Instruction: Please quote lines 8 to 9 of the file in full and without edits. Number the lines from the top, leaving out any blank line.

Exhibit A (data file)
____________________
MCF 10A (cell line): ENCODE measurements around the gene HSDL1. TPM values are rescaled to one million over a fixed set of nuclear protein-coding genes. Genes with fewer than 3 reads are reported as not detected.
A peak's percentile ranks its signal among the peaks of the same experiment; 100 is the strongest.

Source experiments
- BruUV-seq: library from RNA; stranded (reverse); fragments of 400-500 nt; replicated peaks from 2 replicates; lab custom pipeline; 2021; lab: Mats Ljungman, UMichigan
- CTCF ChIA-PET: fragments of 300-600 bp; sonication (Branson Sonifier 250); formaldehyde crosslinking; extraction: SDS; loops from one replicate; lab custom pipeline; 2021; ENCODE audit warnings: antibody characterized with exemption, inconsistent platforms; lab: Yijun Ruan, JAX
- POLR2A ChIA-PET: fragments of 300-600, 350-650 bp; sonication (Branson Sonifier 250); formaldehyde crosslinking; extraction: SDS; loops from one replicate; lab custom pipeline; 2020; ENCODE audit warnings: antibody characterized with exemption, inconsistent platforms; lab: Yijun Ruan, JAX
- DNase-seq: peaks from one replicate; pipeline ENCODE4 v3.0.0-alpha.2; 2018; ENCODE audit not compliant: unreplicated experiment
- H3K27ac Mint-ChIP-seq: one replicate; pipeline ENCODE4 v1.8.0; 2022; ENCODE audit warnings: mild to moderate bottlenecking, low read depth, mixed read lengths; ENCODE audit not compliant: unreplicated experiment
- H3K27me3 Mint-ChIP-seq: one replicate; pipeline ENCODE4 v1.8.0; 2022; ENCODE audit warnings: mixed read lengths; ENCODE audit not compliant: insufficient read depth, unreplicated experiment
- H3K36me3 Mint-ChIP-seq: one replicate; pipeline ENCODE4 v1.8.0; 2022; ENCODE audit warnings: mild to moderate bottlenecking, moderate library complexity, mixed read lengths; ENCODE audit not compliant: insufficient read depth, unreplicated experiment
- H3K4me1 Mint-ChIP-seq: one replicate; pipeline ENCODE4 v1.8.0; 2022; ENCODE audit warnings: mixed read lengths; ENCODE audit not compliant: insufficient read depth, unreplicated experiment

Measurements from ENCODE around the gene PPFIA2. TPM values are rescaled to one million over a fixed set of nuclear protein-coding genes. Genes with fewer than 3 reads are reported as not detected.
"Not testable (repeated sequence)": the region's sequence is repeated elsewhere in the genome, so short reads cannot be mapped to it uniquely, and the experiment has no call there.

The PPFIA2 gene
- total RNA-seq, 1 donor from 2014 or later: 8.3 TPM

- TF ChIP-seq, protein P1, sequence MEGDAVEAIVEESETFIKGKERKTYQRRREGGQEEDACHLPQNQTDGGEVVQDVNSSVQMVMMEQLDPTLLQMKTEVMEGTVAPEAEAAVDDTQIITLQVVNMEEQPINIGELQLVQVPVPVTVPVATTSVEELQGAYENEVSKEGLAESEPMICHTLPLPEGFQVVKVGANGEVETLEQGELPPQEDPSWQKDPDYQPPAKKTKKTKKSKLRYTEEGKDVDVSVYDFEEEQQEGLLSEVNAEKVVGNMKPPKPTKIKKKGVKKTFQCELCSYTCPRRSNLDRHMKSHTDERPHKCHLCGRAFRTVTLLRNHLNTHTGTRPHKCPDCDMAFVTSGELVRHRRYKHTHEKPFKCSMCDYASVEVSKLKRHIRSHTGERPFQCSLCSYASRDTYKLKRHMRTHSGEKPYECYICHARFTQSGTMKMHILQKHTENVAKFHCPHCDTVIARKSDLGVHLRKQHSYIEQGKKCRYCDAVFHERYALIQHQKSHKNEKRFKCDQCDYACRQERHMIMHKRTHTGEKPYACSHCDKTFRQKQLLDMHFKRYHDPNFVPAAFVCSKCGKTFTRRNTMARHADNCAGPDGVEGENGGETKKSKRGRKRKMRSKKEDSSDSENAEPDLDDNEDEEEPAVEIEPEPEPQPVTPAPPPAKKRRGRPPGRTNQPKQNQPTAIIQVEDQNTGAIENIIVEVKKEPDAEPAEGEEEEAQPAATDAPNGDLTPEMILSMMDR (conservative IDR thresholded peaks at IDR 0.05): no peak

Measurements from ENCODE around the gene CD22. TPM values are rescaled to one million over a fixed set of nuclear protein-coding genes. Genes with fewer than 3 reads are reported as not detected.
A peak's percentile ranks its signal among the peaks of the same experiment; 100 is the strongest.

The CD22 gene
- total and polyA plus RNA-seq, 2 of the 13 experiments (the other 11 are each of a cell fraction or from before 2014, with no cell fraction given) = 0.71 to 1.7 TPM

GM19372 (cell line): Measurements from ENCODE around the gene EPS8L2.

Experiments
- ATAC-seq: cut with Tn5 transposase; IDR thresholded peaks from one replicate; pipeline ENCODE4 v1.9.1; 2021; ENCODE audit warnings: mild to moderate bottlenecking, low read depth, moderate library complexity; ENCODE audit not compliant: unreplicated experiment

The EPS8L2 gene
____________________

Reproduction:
- H3K27ac Mint-ChIP-seq: one replicate; pipeline ENCODE4 v1.8.0; 2022; ENCODE audit warnings: mild to moderate bottlenecking, low read depth, mixed read lengths; ENCODE audit not compliant: unreplicated experiment
- H3K27me3 Mint-ChIP-seq: one replicate; pipeline ENCODE4 v1.8.0; 2022; ENCODE audit warnings: mixed read lengths; ENCODE audit not compliant: insufficient read depth, unreplicated experiment